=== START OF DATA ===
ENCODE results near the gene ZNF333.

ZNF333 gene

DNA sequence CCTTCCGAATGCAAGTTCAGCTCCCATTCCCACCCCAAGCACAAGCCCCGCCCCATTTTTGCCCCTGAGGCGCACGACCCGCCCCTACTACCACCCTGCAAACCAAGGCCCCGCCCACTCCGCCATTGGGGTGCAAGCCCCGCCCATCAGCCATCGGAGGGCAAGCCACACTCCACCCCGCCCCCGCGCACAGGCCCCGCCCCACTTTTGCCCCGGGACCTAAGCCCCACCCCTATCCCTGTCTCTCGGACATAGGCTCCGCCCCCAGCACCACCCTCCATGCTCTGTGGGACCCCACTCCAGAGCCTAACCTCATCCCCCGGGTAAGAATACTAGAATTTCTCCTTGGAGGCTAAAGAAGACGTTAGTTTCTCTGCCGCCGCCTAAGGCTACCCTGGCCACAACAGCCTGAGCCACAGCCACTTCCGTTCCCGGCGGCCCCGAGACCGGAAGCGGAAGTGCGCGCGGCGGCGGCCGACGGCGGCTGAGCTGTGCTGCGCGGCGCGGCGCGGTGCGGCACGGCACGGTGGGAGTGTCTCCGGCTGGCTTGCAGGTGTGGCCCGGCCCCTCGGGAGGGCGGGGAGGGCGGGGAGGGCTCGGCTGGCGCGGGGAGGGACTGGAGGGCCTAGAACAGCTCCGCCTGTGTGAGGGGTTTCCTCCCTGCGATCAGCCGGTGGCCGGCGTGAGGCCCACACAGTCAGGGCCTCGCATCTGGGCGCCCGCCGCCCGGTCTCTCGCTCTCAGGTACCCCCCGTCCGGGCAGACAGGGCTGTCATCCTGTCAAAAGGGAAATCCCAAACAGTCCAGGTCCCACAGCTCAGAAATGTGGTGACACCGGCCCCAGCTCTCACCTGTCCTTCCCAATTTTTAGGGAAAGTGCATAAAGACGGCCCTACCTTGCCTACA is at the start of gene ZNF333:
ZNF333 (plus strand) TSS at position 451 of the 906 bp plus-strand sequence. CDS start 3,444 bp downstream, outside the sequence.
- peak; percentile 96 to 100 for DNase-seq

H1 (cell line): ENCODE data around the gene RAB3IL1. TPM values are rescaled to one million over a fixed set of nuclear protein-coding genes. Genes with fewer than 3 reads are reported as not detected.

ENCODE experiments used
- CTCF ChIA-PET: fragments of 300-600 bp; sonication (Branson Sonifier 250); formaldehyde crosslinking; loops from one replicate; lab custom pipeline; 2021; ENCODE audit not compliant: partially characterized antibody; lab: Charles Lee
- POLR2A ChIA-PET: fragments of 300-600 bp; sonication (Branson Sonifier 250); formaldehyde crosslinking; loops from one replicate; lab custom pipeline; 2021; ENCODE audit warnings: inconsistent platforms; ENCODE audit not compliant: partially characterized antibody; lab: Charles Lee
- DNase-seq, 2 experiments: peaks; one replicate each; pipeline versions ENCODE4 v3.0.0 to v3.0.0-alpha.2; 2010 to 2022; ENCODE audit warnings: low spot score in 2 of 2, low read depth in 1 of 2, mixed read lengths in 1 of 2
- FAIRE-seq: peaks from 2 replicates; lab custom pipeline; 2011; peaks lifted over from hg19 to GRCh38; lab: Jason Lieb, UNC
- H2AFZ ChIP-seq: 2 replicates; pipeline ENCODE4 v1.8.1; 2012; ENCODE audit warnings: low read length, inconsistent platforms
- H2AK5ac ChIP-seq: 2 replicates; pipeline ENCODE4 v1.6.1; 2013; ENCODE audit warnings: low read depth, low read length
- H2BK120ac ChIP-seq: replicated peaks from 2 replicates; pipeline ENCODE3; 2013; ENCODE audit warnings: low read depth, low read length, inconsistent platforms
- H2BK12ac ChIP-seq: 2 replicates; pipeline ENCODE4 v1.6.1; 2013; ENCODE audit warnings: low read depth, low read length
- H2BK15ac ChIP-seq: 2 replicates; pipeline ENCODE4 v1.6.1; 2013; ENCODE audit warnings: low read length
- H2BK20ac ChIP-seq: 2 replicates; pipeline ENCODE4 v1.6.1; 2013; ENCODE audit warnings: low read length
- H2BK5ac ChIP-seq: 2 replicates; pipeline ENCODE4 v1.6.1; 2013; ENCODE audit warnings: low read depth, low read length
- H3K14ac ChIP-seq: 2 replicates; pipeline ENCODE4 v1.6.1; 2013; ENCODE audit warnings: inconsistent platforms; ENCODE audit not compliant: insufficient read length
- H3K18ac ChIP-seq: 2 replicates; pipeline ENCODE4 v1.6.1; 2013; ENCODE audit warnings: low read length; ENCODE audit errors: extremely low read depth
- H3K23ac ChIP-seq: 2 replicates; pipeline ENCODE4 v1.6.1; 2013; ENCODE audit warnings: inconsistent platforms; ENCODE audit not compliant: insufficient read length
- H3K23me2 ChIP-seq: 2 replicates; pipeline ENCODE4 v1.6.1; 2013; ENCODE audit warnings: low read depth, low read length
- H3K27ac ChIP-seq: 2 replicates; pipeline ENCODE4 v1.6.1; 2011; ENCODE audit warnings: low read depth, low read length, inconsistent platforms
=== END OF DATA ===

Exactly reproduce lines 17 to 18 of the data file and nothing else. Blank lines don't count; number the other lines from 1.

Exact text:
- H2BK20ac ChIP-seq: 2 replicates; pipeline ENCODE4 v1.6.1; 2013; ENCODE audit warnings: low read length
- H2BK5ac ChIP-seq: 2 replicates; pipeline ENCODE4 v1.6.1; 2013; ENCODE audit warnings: low read depth, low read length